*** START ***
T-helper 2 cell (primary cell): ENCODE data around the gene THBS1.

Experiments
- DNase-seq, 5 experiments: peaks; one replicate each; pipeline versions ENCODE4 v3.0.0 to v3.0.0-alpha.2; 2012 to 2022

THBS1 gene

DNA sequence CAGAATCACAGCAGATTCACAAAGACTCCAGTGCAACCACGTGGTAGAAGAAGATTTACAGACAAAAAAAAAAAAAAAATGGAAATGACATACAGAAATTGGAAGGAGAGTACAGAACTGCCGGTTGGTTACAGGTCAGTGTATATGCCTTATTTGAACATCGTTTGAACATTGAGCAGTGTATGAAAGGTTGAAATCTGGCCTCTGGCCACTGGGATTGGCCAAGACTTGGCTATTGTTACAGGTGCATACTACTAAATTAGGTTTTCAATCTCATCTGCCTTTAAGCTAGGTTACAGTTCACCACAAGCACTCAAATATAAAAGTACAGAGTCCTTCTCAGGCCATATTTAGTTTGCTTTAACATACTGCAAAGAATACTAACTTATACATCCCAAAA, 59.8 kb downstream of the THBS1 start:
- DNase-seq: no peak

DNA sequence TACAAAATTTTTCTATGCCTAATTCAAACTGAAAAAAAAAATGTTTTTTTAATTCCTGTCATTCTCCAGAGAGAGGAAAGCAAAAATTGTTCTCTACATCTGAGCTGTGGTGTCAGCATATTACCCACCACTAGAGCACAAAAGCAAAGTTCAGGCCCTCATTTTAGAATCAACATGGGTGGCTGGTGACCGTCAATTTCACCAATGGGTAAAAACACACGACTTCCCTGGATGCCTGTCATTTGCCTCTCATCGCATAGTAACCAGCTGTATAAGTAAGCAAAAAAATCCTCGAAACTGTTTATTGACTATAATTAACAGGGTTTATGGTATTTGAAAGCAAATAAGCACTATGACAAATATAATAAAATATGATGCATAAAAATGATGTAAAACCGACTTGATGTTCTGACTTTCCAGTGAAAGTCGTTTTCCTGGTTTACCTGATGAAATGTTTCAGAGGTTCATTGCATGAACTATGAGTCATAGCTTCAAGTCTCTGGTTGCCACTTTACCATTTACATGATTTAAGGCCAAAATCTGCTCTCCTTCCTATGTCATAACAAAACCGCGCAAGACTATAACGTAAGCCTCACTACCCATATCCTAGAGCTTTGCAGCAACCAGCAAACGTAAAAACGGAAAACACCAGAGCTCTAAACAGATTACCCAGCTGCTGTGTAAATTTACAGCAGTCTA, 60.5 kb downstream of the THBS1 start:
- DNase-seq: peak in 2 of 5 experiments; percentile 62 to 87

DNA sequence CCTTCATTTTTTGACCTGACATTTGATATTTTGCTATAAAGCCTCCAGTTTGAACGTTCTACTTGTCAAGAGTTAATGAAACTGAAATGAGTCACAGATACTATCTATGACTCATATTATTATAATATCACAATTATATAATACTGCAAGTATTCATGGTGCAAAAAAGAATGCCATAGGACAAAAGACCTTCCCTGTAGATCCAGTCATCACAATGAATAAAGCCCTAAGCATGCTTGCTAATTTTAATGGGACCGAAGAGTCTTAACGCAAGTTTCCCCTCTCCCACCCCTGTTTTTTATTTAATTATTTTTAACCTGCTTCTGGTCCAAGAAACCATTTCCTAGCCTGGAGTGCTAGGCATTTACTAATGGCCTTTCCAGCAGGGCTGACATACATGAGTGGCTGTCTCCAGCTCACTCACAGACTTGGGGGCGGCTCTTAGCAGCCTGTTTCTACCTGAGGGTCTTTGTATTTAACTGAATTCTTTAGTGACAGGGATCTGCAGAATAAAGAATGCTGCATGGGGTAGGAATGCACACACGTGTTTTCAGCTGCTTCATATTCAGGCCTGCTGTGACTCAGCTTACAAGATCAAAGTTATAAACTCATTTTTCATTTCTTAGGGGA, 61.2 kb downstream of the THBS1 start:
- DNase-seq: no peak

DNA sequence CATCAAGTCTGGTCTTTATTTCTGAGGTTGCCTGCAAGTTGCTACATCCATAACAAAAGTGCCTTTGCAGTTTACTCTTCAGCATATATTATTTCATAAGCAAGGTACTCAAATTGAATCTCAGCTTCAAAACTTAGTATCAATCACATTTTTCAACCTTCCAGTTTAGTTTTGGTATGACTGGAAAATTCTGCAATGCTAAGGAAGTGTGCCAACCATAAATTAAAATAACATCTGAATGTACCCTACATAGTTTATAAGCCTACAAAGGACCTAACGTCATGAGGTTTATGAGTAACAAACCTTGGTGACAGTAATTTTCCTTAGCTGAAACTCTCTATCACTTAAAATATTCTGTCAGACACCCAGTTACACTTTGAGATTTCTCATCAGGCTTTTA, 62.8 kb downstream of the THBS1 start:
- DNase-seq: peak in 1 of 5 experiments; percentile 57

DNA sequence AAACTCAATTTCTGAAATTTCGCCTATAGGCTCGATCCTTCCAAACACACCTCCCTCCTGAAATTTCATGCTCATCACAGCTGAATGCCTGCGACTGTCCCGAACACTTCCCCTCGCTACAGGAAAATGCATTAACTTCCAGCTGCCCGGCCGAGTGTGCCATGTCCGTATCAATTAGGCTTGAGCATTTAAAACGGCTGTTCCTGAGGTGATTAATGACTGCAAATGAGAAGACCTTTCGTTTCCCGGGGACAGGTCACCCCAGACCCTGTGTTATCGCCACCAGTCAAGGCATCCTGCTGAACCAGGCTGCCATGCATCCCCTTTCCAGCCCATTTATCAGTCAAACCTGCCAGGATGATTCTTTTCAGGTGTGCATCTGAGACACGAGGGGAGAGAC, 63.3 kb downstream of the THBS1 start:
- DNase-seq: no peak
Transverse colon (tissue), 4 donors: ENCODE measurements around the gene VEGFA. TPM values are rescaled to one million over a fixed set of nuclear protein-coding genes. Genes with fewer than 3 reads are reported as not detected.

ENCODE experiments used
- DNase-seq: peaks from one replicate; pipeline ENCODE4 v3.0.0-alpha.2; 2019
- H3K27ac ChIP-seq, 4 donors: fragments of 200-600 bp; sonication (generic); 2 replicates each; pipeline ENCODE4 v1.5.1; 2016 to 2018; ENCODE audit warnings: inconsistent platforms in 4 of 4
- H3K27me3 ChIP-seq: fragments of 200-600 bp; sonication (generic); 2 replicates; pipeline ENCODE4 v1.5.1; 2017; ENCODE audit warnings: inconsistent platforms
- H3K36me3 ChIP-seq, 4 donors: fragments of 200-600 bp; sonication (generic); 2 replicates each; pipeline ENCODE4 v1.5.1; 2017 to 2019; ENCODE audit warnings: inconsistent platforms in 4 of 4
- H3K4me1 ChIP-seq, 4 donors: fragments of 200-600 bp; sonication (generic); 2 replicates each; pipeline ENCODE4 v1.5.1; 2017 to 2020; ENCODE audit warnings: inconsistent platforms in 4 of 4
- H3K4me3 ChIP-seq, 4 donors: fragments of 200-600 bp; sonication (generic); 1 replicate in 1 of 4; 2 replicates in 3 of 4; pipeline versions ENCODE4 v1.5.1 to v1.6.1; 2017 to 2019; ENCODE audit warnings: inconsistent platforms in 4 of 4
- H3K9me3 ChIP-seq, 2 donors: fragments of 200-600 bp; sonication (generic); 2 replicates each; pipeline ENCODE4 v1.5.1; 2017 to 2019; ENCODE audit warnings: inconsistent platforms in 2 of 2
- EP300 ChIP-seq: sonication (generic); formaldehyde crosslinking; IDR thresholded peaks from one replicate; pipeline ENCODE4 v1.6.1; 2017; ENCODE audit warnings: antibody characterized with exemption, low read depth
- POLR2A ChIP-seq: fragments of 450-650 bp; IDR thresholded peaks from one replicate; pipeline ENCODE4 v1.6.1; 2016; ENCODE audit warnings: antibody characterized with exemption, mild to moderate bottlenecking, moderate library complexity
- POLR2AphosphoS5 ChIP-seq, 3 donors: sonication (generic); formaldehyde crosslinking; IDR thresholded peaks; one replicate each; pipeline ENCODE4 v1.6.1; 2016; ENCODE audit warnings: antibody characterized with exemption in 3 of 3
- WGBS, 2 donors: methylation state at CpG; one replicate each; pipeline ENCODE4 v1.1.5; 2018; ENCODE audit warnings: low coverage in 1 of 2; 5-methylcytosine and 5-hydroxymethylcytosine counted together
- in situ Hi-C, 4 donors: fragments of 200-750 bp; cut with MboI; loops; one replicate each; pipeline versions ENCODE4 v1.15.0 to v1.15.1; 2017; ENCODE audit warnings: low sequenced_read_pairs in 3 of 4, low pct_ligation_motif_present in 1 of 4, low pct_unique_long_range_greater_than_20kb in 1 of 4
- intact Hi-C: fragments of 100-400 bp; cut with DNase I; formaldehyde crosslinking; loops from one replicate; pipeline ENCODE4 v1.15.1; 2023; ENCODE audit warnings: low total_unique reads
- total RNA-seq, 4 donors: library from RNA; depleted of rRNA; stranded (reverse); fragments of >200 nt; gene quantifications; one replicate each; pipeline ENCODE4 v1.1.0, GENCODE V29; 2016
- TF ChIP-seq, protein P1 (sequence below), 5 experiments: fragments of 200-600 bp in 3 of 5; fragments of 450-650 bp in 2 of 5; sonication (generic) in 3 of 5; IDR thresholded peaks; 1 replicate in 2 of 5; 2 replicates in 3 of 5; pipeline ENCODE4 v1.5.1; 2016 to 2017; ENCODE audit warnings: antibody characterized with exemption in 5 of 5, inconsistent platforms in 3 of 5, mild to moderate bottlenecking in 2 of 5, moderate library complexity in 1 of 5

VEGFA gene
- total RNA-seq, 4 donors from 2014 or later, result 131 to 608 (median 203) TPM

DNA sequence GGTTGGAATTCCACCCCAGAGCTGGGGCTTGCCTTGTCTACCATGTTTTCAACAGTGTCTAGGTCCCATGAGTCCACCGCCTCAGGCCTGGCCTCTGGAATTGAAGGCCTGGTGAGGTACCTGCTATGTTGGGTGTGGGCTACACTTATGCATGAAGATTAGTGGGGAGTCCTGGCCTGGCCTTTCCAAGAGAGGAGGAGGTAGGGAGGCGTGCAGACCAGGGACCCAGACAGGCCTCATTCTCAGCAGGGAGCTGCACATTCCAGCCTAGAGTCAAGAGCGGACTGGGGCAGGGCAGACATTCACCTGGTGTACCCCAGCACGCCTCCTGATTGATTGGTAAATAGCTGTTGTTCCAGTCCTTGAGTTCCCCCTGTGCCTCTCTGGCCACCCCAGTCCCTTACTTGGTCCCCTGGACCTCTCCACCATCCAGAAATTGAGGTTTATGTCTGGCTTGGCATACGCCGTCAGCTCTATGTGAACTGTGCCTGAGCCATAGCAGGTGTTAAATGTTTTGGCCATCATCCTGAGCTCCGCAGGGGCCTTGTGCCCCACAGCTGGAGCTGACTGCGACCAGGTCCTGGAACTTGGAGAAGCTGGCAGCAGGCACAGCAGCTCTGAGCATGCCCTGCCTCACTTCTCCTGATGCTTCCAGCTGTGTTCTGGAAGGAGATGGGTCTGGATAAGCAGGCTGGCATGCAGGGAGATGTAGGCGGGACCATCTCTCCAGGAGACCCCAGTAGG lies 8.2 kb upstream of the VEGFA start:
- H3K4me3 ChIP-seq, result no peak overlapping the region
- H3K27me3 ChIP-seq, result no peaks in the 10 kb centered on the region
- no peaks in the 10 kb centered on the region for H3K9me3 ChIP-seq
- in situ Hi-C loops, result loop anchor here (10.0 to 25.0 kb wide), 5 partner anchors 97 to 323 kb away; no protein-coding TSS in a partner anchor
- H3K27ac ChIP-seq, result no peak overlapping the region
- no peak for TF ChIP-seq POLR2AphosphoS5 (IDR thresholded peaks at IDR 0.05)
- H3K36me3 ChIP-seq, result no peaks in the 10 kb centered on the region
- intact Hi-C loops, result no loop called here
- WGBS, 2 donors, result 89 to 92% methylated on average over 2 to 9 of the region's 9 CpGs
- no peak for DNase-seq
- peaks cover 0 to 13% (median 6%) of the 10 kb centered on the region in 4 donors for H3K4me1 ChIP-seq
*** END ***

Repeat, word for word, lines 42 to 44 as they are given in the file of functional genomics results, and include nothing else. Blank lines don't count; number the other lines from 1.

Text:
- intact Hi-C loops, result no loop called here
- WGBS, 2 donors, result 89 to 92% methylated on average over 2 to 9 of the region's 9 CpGs
- no peak for DNase-seq